Flore: COLCOA Review

Jean-Albert Lièvre
Despite stylistic missteps, an affecting look at Alzheimer’s through a son’s eyes.

A French documentarian turned his camera on his Alzheimer’s-stricken mother, in the process highlighting the benefits of unconventional (non-Western) treatment.

In Flore-- the name taken from the director’s mother-- Jean-Albert Lievre explores the deepening fog of Alzheimer’s, which encloses her. His film — which began with cellphone videos to show a neurologist and blossomed into a full-time project — is both dispassionate and intensely intimate. After a few stumbles in the early going, it finds its stride as an unexpectedly hopeful exploration of a terribly sad situation. Ultimately it’s a portrait of love, patience and the pursuit of a more humane, holistic approach than the drugs and institutionalization of conventional Western medicine.

The doc, which screened in Los Angeles as a selection of the COLCOA festival, is scheduled for a late-September release in France (under the title Flore, route de la mer) and will open stateside later in the fall. Beyond art-house audiences, it could entice those interested in alternative healing.

The opening stretches are distractingly busy: Impressionistic images (a soap bubble floats through Paris streets) are set to jazz and other music tracks, and there’s a surfeit of first-person voiceover narration. (For U.S. and other international audiences, French actor/voiceover artist Lemmy Constantine provides the English version of the director’s spoken thoughts.) The disorienting sensory overload might be the director’s way of expressing the derangement of his mother’s disease, but it takes a while for the film to settle into a fully engaging narrative — one that doesn’t rely on narration.


Flore encompasses three years, during which Lievre and his two siblings tried a number of institutions and finally chose to move their mother from Paris to the family summer home, on the island of Corsica — adding a heating system for year-round use and retrofitting it for safety, given Flore’s unpredictable wanderings and childlike inattention to danger. Lievre puts aside his travels as a maker of environmental films and moves there too, hiring two exceptional caretakers as well as a physical therapist and a small team of nurses. Together, they gently coax his mother through a rehabilitation that proves remarkable, even getting the artist to rediscover, if only on the most visceral level, the joy of applying paint to canvas.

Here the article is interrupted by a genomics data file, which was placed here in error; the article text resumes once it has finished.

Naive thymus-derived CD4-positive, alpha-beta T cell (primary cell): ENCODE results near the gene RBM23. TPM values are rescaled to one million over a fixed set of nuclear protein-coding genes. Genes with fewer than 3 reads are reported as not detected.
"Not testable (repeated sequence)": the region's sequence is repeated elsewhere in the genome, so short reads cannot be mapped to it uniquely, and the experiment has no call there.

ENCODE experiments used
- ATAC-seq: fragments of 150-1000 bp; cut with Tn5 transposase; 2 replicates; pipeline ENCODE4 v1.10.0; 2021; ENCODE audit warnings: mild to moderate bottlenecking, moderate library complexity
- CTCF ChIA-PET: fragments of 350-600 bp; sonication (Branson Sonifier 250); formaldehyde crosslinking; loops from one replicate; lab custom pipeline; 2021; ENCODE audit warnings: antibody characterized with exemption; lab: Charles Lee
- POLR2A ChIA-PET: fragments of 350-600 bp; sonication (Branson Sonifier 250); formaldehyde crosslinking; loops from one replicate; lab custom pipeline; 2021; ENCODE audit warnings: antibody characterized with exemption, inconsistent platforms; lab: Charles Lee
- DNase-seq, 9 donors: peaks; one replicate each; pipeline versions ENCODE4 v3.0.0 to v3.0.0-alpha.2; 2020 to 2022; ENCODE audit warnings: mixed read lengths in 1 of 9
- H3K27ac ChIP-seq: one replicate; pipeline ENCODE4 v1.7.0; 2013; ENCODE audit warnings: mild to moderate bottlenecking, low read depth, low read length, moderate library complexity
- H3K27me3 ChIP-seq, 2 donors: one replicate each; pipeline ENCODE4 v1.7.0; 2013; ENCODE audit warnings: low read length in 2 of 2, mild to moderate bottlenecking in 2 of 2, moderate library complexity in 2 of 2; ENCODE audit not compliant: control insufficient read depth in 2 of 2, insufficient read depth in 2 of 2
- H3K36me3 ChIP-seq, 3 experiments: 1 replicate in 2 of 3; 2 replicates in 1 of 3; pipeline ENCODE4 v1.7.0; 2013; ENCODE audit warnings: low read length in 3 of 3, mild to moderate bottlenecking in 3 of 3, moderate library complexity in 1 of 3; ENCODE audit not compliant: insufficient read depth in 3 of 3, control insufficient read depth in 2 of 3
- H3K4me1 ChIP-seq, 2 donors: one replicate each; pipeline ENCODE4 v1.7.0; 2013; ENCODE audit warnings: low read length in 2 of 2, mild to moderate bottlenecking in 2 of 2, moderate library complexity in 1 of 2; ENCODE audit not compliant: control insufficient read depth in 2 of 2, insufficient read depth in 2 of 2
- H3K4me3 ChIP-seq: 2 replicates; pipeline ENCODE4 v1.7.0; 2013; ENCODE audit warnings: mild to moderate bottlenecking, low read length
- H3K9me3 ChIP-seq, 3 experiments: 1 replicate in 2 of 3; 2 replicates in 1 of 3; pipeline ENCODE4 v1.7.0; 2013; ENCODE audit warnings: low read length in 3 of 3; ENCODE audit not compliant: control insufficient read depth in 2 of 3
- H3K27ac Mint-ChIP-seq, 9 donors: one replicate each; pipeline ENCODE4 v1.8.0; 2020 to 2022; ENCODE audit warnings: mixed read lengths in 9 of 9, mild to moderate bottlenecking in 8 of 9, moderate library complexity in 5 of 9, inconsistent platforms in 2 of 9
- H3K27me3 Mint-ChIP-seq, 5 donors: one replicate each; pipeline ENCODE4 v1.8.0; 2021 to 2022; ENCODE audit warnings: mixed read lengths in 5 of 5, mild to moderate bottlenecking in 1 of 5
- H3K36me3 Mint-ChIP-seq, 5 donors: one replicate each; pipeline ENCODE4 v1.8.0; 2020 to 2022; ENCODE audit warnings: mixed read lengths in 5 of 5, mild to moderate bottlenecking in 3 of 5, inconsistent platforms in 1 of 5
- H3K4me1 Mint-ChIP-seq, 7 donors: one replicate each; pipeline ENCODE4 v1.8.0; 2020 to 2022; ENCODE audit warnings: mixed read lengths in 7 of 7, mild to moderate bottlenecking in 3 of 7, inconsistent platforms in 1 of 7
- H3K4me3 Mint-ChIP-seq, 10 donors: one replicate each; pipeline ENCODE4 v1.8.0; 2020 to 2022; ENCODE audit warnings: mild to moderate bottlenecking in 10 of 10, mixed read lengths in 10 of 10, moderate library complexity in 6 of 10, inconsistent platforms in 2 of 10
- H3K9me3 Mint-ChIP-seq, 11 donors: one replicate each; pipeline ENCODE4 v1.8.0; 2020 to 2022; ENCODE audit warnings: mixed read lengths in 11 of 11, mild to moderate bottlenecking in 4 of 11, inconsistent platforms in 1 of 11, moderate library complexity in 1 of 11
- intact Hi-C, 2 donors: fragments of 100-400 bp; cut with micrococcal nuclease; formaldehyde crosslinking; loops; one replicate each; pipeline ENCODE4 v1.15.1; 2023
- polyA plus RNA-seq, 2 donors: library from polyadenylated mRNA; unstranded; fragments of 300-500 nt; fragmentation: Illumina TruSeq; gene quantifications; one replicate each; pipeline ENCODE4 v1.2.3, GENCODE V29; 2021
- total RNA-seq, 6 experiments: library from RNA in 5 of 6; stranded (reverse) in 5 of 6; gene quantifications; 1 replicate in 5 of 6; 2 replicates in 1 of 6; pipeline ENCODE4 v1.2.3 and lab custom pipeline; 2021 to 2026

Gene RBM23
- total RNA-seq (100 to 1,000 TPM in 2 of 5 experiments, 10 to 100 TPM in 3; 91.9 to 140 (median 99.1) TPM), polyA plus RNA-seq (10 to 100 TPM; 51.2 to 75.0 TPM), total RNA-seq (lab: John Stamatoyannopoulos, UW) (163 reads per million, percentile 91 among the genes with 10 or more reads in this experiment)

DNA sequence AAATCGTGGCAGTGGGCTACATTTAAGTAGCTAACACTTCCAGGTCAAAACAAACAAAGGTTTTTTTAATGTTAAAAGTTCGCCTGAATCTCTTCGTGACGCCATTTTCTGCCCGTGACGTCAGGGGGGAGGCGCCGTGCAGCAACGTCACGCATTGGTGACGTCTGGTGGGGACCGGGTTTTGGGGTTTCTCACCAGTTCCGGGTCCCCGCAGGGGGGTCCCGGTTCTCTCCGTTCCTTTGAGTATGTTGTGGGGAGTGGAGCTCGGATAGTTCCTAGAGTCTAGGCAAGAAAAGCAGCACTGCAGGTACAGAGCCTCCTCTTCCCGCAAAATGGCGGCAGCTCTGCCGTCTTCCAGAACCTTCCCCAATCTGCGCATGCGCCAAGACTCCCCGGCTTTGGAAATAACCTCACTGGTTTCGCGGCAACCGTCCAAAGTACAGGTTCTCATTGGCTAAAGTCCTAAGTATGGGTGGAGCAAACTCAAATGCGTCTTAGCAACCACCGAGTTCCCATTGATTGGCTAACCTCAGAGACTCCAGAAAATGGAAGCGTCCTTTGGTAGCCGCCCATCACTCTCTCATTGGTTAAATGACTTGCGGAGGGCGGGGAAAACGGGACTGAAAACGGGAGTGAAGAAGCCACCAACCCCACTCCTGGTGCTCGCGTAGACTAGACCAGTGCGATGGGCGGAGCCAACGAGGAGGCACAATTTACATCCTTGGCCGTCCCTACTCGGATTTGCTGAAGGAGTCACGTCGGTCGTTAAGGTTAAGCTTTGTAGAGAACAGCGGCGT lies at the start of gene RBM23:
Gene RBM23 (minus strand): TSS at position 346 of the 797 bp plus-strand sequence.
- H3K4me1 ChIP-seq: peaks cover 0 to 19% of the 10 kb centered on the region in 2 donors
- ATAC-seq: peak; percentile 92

The undertaking also reflects a certain luxury of time and money. There’s a brief reference to the French national health service, but the film doesn’t make clear how much of Flore’s care is covered by insurance.

Having shown that institutional settings, however well appointed, specialized or seemingly caring, essentially function as warehouses for drugged patients, Lievre captures the compassion of Flore’s caretakers and his mother’s steady improvement. With the support of a local doctor, she’s weaned off a regimen of meds, begins to eat again and to walk; by film’s end she’s hiking the coastal trails and swimming — tentatively but with a clear sense of delight.

Which is not to say that she overcomes the debilitating effects of Alzheimer’s, but as the affecting later scenes make clear, she’s no longer the aggressive “problem patient” who requires the highest level of physical restriction, as the institutions that rejected her claimed.

The wild beauty of Corsica plays no small part in the healing, and Lievre, who also serves as DP, is attentive to the landscape’s changes through the seasons and its effect on his mother. With his judicious use of home movies, he shows the importance of the place to Flore: In decades-old footage she romps on the beach with her young children, her vibrancy and independence fairly leaping off the screen.

For all that’s lost and extinguished in this woman because of her illness, an elemental joie de vivre is regained as those caring for her insist on her selfhood and dignity. There are sudden bouts of sadness, too, tears that Flore can’t explain, much as she can’t explain, in her nearly post-verbal state, most of what she’s feeling. An especially poignant comparison of contemporary and vintage footage — juxtaposed with heart-stopping precision by editor Cecile Husson — emphasizes the reversal of the parent-toddler relationship. That’s a common experience as parents age, but in Flore’s gaze Lievre’s film confronts a specific mystery about an individual human spirit, a mystery that brain scans like those glimpsed in the documentary could never unravel.

Venue: COLCOA (Distrib Films)

Production: WLP, Mandarin Cinema

Narrator: Lemmy Constantine

Director-screenwriter: Jean-Albert Lievre

Producer: Jean-Albert Lievre

Director of photography: Jean-Albert Lievre

Music: Eric Mouquet

Editor: Cecile Husson

No MPAA rating; 93 min.

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